the bloggers food diary: girls on girls…


If there is one thing you should know about me it is this.

I don’t make a habit of wearing dresses quite as revealing as the above.

The other thing you should know about me is that sometimes when I drink, I cry. And it tends to be about my insecurities over how I look. Before reading the following, you should keep this in mind.

Today I want to talk about the way girls can treat girls.

Here in the blogging community and on the Bloggers Food Diary, it is easy to forget that not every girl out there comes across as amazing, supportive and lovely. Some girls can be down right mean. As of course are some guys, however, I don’t know about you but I find, when it comes to our insecurities, harsh comments always hurt more when they come from another girl than they do when they come from a guy. Because we expect girls to understand.

On Saturday night, as I already mentioned, I was wearing a dress a little more revealing than I normally would, I went for bigger hair than usual, and my lipstick was a little brighter. I’ve been doing really well recently with fighting my insecure thoughts, and even though I’d probably eaten enough calories in London to feed a small army I felt good. I felt happy.

We headed down the stairs to a very cool cocktail basement and were shown to some stools at the bar.

I’m not elegant at the best of times, and a gin or two had already been drunk, so when I climbed up on my seat I accidentally brushed up against the girl next to me. And it was a brush, not a knock. I’d had a gin, but of this much I am sure.

Her reaction was to give me a dirty look and make a nasty comment to her friend. I was mortified, I couldn’t believe it, I hadn’t even really heard what she had said, but it was enough to send my insecurities rush through my body, straight to by tear-ducts.

Here is the thing. In all honesty I dress for girls not guys, I expect girls to notice the smaller things, and a compliment from a girl always means more than from a guy (unless of course I really really like him). This is probably because I assume that most girls have the same high standards for themselves as I do, so if a girl compliments me, I can tell myself that I have met my own standards, and that I should stop being so hard on myself. I also expect girls to understand, that we’ve all been there, stood infront of the mirror and thinking ‘do I look ok?’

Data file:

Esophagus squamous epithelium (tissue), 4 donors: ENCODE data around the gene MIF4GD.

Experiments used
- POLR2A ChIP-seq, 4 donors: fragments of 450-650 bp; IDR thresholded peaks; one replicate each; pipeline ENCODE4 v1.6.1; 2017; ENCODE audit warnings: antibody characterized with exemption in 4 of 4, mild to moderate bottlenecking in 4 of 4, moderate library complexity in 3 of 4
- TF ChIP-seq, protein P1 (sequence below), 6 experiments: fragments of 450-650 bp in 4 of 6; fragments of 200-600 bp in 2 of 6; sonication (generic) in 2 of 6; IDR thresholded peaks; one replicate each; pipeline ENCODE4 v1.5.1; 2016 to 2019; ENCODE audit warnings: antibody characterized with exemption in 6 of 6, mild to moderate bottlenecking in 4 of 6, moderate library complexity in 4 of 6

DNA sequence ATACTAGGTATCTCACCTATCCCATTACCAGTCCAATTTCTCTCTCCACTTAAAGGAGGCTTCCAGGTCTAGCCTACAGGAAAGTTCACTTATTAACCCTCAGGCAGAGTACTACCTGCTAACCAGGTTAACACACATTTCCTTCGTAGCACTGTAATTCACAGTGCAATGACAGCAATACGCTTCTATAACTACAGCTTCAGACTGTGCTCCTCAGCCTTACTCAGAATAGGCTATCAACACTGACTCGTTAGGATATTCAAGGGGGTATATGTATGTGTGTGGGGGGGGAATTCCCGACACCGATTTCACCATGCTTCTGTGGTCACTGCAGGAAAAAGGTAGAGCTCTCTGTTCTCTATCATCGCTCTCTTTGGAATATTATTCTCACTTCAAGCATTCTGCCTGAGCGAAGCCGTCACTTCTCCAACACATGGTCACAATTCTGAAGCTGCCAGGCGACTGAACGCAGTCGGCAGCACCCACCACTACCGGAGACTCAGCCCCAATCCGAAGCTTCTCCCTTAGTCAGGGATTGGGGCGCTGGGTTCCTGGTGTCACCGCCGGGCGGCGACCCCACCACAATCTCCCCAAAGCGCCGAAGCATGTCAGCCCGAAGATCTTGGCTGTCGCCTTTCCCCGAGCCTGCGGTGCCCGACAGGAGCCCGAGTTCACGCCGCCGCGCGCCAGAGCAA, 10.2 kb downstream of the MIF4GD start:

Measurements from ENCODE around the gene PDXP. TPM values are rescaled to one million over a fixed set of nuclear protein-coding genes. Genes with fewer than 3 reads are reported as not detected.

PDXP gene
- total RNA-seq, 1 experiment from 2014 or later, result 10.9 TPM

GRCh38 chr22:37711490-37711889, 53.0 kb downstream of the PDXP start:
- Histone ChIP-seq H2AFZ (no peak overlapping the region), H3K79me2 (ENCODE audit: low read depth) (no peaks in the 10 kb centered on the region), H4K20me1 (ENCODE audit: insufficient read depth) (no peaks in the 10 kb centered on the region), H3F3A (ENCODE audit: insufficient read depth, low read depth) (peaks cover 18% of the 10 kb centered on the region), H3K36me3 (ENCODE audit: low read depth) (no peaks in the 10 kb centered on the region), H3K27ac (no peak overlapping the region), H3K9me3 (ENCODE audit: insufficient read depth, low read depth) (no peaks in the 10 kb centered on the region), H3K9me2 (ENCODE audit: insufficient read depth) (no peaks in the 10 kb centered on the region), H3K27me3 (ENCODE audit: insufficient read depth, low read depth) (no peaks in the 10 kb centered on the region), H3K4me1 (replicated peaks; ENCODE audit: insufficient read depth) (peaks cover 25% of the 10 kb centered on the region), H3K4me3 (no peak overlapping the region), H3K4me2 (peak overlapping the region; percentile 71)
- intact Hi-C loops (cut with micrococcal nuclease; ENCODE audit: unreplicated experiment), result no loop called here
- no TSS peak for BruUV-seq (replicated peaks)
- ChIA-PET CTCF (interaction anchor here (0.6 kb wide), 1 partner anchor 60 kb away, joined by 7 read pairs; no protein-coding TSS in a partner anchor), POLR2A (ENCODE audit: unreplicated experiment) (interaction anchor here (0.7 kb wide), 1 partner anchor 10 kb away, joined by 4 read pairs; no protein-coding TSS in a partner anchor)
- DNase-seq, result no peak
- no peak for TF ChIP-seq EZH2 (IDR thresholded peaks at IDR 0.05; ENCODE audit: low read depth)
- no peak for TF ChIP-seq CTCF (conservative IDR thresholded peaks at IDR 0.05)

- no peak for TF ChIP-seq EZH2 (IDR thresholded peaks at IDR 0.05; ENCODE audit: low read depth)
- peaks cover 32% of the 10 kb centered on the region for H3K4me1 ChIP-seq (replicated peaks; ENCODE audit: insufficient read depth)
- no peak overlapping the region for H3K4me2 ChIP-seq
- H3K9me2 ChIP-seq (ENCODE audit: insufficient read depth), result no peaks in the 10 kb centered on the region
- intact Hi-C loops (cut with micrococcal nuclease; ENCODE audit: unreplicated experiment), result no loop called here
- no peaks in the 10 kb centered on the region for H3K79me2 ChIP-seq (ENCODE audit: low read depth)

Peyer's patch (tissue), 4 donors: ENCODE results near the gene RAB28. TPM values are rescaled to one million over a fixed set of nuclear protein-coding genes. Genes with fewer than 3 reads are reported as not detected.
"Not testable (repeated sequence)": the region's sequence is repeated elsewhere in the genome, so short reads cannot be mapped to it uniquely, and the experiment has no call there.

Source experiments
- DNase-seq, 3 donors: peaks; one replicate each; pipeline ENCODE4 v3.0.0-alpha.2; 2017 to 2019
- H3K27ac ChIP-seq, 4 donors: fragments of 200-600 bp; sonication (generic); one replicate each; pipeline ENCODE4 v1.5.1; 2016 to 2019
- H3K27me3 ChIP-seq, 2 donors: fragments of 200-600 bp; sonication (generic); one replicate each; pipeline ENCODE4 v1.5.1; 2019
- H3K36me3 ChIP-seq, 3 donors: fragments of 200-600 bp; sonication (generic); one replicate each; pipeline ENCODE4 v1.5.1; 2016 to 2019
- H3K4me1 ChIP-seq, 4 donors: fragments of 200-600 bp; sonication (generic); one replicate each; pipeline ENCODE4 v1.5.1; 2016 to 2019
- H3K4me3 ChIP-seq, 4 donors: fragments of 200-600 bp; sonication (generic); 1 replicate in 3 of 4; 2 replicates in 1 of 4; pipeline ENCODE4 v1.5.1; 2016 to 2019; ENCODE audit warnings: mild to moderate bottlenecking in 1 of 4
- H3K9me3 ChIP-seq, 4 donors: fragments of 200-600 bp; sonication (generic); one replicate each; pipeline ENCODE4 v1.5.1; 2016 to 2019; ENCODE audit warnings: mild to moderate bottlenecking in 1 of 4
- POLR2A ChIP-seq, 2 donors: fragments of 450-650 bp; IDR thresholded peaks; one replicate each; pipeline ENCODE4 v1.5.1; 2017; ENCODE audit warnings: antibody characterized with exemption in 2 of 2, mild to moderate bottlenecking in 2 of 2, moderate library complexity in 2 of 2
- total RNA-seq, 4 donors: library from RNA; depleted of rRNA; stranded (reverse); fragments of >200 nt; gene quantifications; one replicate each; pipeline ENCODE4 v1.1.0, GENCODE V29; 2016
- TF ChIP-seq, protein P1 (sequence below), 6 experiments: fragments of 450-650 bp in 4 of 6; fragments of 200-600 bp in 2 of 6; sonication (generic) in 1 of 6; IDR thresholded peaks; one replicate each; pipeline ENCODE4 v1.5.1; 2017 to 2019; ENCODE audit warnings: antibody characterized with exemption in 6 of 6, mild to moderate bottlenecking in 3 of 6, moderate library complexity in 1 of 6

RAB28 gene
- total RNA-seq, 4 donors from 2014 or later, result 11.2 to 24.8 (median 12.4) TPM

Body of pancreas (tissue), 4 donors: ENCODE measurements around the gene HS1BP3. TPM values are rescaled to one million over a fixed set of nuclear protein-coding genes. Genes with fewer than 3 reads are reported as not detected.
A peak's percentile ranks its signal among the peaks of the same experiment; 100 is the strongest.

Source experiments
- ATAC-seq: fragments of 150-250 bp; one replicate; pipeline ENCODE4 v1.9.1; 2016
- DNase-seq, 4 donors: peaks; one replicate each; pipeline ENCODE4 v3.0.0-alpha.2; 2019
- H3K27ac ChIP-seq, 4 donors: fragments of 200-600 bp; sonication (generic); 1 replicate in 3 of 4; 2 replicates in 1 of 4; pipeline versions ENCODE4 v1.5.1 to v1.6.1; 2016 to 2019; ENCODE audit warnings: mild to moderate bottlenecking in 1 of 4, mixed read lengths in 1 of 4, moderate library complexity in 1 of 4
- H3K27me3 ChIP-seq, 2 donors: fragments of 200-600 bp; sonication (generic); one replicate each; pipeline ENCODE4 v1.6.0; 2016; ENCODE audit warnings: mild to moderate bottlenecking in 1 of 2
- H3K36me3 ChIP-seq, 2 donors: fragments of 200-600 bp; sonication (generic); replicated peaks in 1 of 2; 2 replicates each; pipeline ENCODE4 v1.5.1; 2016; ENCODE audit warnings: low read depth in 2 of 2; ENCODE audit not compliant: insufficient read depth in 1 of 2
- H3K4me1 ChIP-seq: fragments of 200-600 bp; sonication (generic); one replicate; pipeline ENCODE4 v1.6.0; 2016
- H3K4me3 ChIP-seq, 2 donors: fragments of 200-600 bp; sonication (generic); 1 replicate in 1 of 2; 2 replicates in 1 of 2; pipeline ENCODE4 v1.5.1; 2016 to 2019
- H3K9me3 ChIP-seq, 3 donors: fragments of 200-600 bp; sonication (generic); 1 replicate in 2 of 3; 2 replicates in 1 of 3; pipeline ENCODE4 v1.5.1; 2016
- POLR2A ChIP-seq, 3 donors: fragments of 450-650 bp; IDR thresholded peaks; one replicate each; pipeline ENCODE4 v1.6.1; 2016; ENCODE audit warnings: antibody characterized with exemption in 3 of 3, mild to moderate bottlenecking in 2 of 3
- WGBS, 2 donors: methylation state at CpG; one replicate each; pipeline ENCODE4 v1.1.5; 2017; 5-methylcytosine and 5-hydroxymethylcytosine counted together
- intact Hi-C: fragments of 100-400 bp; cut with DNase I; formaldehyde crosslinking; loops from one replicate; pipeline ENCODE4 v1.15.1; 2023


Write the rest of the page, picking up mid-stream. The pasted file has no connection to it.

So if a girl is that outrightly mean? It hurts in a way a guys comment never could.

It takes me back to being 14 and bullied by the ‘cool’ group. It makes me feel lost and confused and like I’m completely out of place. It makes me feel as insecure as a teenager. Like I don’t know or understand my body and that it has betrayed me.

It is completely disorientating. It makes me question myself and everything I know.

And then I realise, I can be bitchy. I’m not proud of it but I can be. And I can’t excuse or justify it. And now that I have felt the brunt of it in full force, as a grown up and not as a school girl, I’m downright ashamed.

I hope you can tell from my blog and my posts that I champion women and everything they can do. Women are more than their looks, their figures, the shoes they are wearing. And yet I have still been guilty of saying ‘Did you see what that girl was wearing?’

We are our own harshest critics, the things we’ve probably thought about ourselves when we are in an oversized jumper, no make up, and our hair scraped back, are probably crueler than any comment a stranger makes. Those two girls in the bar on Saturday night, didn’t look like they were having a good time, maybe they were concious about their hair, maybe they had broken up with some one recently, maybe they had had an arguement and looking for something to bond over. I don’t know where their mean comment about me came from, but I’m not going to reiterate, instead I’m going to remind myself that the comment she made about me, probably isn’t as mean as the ones she has made about herself in the past.